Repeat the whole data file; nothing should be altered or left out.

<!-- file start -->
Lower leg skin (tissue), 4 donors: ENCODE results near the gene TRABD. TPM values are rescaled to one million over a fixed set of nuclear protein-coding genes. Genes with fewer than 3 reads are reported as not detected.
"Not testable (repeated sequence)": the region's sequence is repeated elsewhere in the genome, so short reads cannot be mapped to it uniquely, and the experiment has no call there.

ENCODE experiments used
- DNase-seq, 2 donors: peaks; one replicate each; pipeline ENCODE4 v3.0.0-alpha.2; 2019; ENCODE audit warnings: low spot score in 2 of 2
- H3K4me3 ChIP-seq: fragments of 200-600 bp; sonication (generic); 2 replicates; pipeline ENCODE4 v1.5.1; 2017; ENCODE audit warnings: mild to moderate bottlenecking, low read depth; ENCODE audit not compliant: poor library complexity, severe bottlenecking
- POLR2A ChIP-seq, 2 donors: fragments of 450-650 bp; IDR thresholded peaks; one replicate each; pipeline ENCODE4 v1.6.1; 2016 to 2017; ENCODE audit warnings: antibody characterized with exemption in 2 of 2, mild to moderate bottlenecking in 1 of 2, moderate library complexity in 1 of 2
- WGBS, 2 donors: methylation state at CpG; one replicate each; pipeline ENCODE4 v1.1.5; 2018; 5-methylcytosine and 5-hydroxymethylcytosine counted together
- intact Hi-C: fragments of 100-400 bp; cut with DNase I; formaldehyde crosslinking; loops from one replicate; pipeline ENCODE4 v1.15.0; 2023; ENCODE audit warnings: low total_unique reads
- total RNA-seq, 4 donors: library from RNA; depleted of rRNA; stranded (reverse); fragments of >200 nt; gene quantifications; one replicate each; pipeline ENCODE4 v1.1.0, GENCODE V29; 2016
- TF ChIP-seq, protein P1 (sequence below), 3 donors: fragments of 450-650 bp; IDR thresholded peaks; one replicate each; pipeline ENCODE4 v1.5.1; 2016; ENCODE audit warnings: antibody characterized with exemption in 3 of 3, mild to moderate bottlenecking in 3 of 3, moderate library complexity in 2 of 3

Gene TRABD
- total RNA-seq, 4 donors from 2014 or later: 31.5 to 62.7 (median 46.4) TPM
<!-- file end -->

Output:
Lower leg skin (tissue), 4 donors: ENCODE results near the gene TRABD. TPM values are rescaled to one million over a fixed set of nuclear protein-coding genes. Genes with fewer than 3 reads are reported as not detected.
"Not testable (repeated sequence)": the region's sequence is repeated elsewhere in the genome, so short reads cannot be mapped to it uniquely, and the experiment has no call there.

ENCODE experiments used
- DNase-seq, 2 donors: peaks; one replicate each; pipeline ENCODE4 v3.0.0-alpha.2; 2019; ENCODE audit warnings: low spot score in 2 of 2
- H3K4me3 ChIP-seq: fragments of 200-600 bp; sonication (generic); 2 replicates; pipeline ENCODE4 v1.5.1; 2017; ENCODE audit warnings: mild to moderate bottlenecking, low read depth; ENCODE audit not compliant: poor library complexity, severe bottlenecking
- POLR2A ChIP-seq, 2 donors: fragments of 450-650 bp; IDR thresholded peaks; one replicate each; pipeline ENCODE4 v1.6.1; 2016 to 2017; ENCODE audit warnings: antibody characterized with exemption in 2 of 2, mild to moderate bottlenecking in 1 of 2, moderate library complexity in 1 of 2
- WGBS, 2 donors: methylation state at CpG; one replicate each; pipeline ENCODE4 v1.1.5; 2018; 5-methylcytosine and 5-hydroxymethylcytosine counted together
- intact Hi-C: fragments of 100-400 bp; cut with DNase I; formaldehyde crosslinking; loops from one replicate; pipeline ENCODE4 v1.15.0; 2023; ENCODE audit warnings: low total_unique reads
- total RNA-seq, 4 donors: library from RNA; depleted of rRNA; stranded (reverse); fragments of >200 nt; gene quantifications; one replicate each; pipeline ENCODE4 v1.1.0, GENCODE V29; 2016
- TF ChIP-seq, protein P1 (sequence below), 3 donors: fragments of 450-650 bp; IDR thresholded peaks; one replicate each; pipeline ENCODE4 v1.5.1; 2016; ENCODE audit warnings: antibody characterized with exemption in 3 of 3, mild to moderate bottlenecking in 3 of 3, moderate library complexity in 2 of 3

Gene TRABD
- total RNA-seq, 4 donors from 2014 or later: 31.5 to 62.7 (median 46.4) TPM